Delhi has previously blocked jab shipments amid rising Covid cases, saying it cannot afford to send the jabs abroad with infections rising at home.
The current surge in cases has hit hardest in Western Maharashtra state, home to the financial capital Mumbai.
The state has accounted for nearly half of the country’s new infections in the past two weeks.
Amid concerns the Kumbh Mela festival could turn into a superspreader event, Uttarakhand state’s chief minister Tirath Singh Rawat last week said ‘the faith in God will overcome the fear of the virus’.
Health experts had appealed for the festival to be cancelled, but the government went ahead, saying safety rules would be followed.
There are concerns that pilgrims could get infected and then take the virus back to their cities and villages in other parts of the country.
Authorities in Haridwar said the length of the festival has been shortened from previous years, but it has been extremely difficult to implement social distancing measures.
Coronavirus tests are mandatory for those entering the area.
Naga Sadhus, or Hindu holy men participate in the procession for taking a dip in the Ganges river during Shahi Snan at Kumbh Mela, or the Pitcher Festival, in Haridwar, India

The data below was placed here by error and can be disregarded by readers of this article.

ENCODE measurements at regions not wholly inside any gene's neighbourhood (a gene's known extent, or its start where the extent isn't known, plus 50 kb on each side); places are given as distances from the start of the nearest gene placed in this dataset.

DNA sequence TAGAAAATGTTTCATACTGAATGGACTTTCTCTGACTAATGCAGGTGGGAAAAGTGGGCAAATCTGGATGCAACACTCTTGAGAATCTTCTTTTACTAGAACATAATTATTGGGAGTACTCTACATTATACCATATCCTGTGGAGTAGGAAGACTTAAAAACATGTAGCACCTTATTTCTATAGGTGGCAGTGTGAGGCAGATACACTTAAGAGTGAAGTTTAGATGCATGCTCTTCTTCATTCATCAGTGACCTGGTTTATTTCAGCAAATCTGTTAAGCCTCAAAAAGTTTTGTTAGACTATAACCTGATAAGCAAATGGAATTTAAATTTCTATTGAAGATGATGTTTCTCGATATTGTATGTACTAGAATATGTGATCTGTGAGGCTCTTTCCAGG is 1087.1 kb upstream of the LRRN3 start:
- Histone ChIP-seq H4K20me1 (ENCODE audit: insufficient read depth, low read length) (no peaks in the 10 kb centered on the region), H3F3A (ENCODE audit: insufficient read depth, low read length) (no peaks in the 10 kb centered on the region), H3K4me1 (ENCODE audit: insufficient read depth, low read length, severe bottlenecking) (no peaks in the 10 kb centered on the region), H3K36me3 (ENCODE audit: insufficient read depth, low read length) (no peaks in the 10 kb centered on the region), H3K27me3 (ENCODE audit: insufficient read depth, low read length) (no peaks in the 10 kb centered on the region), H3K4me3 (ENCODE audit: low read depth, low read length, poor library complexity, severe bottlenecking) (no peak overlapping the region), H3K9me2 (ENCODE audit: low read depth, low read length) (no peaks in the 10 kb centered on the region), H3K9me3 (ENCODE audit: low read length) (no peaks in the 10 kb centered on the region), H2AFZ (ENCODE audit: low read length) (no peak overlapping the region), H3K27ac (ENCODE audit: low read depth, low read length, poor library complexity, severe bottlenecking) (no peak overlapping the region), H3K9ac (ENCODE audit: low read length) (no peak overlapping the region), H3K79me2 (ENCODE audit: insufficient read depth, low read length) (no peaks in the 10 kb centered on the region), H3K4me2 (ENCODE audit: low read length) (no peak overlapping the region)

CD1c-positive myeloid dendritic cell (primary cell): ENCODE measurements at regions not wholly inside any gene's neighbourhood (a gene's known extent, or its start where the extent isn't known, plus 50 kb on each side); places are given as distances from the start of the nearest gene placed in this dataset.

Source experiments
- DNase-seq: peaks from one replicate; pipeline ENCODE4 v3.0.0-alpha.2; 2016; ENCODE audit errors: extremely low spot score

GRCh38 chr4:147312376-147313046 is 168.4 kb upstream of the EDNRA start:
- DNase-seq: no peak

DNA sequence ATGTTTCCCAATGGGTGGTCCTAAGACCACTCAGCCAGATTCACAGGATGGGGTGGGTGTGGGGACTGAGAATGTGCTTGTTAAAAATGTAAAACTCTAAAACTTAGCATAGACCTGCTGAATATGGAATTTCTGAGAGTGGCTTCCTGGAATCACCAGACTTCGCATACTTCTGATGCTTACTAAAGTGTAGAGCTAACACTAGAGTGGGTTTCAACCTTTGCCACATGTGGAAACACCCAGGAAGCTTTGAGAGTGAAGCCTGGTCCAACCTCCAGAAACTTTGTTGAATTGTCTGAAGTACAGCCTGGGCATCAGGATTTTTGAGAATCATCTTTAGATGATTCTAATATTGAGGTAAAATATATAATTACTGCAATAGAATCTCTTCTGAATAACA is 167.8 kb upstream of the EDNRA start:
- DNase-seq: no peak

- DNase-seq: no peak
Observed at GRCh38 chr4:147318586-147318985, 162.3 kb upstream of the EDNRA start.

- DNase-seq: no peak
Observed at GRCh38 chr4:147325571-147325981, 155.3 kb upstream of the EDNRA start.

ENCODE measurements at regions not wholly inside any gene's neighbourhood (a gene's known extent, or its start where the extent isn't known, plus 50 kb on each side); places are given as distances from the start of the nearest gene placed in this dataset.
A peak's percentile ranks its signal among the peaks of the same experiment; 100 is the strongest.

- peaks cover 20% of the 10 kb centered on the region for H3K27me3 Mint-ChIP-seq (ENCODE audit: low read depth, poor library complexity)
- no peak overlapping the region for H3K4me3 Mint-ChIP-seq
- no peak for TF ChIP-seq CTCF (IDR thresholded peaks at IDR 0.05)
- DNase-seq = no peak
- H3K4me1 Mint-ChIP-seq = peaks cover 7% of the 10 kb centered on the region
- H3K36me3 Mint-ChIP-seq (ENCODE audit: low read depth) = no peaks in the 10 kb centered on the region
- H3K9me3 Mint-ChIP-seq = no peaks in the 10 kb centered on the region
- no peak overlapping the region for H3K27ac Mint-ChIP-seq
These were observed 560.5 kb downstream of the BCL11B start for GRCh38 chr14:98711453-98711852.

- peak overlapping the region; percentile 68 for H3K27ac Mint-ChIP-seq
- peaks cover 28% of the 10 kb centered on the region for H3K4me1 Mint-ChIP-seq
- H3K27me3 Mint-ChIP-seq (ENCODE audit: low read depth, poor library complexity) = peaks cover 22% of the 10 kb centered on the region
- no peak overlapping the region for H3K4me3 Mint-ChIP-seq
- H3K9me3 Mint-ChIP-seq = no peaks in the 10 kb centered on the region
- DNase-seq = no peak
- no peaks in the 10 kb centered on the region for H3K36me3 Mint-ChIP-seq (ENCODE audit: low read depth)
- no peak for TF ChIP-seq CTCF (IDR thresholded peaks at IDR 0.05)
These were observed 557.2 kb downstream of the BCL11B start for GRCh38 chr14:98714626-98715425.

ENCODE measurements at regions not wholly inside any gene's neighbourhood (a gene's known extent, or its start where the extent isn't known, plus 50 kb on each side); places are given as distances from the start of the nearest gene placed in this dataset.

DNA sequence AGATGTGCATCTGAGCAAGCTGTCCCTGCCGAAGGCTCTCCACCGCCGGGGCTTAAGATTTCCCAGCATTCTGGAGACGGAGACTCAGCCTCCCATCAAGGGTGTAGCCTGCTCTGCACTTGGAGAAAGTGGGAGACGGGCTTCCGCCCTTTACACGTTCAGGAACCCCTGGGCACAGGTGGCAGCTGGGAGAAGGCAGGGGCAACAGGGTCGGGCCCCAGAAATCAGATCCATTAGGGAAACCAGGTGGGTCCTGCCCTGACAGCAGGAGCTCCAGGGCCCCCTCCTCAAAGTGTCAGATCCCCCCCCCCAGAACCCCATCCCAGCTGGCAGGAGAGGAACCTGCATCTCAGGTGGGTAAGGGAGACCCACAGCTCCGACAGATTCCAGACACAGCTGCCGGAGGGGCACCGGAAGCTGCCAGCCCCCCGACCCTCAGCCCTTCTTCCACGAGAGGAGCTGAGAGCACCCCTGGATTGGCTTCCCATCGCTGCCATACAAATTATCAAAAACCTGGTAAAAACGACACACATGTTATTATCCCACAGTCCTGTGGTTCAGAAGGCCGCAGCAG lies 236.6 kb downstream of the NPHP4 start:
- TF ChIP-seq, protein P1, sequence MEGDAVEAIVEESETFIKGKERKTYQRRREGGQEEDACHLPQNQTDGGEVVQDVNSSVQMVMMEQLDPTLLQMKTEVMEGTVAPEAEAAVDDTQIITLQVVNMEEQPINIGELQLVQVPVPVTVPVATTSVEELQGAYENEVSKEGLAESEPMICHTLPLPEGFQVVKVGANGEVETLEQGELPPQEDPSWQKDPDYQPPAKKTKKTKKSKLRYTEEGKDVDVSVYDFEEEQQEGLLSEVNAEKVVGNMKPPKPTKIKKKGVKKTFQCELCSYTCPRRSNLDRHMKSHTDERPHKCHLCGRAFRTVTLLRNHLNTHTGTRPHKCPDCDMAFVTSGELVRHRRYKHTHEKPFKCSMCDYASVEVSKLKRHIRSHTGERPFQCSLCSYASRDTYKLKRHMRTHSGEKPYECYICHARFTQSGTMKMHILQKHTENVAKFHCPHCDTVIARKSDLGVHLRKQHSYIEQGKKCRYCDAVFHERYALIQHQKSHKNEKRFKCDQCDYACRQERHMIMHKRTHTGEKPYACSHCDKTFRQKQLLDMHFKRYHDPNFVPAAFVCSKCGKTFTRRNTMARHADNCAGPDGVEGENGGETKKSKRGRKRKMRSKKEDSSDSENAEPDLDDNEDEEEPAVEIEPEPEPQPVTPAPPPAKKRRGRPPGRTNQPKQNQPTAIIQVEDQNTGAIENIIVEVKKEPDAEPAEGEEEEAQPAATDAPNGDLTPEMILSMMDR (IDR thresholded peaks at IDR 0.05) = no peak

The festival began in January with low-key events but builds to a climax in April when tens of thousands are expected to visit Haridwar to take part in holy bathing days, with the last due to take place on April 27
A Hindu holy man smeared with ash and wearing flower garlands takes part in celebrations to mark the second Shahi Snan, or holy bathing day, of the Kumbh Mela festival
Sadhus, or Hindu holy men, participate in a procession for taking a dip in the Ganges river during Shahi Snan at Kumbh Mela
A holy man shows off his skills with swords during the Kumbh Mela, or Pitcher Festival, in Haridwar in India
‘We are continuously appealing to people to follow Covid-19-appropriate behaviour. But due to the huge crowd, it is practically not possible,’ senior police officer Sanjay Gunjyal said.
Government critics have compared the government’s response to the festival with the response last year when Indian Muslims faced rising Islamophobia following accusations that an initial surge in infections was tied to a three-day meeting of an Islamic missionary group, the Tablighi Jamaat, in New Delhi.
Some leaders from Mr Modi’s party and India’s freewheeling TV channels, which have long favoured the government’s Hindu-nationalist policies, labelled Muslims as ‘jihadis’ and ‘super spreaders’ in March 2020 when the seven-day rolling average of coronavirus cases in the country was not even 200 per day.
The blame triggered a wave of violence, business boycotts and hate speech towards Muslims.
India’s 200 million Muslims account for 14% of the population and are the largest minority group in the Hindu-majority nation.
The surge in India comes as the country’s vaccination drive appears to be struggling.